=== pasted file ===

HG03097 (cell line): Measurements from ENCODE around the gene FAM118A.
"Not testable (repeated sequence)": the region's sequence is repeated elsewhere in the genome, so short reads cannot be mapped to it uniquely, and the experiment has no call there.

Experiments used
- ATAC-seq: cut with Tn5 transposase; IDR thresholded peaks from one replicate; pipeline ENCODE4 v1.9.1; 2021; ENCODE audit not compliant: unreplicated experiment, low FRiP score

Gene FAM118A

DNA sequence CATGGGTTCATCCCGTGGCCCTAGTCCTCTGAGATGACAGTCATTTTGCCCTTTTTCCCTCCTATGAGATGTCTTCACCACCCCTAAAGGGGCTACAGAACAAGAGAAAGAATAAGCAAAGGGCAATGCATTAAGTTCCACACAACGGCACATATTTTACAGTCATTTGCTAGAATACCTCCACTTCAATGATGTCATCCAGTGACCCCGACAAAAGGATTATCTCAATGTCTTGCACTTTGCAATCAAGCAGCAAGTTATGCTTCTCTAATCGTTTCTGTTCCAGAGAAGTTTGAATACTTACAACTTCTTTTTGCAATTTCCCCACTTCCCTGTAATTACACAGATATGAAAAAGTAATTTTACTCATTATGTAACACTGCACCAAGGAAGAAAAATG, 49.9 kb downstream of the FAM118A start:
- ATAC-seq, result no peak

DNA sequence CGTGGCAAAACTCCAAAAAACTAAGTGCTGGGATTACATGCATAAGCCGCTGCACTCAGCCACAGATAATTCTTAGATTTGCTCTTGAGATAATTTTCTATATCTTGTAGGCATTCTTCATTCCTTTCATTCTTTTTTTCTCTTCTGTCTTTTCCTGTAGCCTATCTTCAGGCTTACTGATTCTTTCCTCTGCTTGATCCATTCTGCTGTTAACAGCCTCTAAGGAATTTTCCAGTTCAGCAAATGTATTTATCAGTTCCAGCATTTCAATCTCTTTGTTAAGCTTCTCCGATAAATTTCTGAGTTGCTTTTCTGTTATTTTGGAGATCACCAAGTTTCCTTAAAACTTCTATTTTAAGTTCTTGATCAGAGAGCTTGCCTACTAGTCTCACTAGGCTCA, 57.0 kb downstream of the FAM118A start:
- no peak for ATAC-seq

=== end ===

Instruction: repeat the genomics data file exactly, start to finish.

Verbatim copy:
HG03097 (cell line): Measurements from ENCODE around the gene FAM118A.
"Not testable (repeated sequence)": the region's sequence is repeated elsewhere in the genome, so short reads cannot be mapped to it uniquely, and the experiment has no call there.

Experiments used
- ATAC-seq: cut with Tn5 transposase; IDR thresholded peaks from one replicate; pipeline ENCODE4 v1.9.1; 2021; ENCODE audit not compliant: unreplicated experiment, low FRiP score

Gene FAM118A

DNA sequence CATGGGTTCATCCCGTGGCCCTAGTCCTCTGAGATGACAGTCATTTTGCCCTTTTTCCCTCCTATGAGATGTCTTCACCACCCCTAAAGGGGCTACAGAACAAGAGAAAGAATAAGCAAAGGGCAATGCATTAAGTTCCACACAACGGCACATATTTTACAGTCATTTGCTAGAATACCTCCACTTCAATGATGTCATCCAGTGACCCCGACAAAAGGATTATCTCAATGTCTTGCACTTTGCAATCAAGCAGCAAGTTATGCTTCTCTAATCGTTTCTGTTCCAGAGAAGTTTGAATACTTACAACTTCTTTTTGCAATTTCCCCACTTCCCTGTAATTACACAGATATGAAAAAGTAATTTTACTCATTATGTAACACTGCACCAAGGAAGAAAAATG, 49.9 kb downstream of the FAM118A start:
- ATAC-seq, result no peak

DNA sequence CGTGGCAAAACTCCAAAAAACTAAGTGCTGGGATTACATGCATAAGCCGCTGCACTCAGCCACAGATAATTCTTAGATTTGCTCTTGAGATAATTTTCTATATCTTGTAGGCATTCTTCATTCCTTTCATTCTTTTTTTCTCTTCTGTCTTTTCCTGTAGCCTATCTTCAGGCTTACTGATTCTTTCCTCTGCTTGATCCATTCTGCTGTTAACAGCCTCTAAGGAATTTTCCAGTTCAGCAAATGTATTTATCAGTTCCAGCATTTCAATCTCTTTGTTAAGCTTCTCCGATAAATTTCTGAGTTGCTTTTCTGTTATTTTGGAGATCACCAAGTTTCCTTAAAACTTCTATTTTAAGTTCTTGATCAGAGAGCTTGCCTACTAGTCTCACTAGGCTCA, 57.0 kb downstream of the FAM118A start:
- no peak for ATAC-seq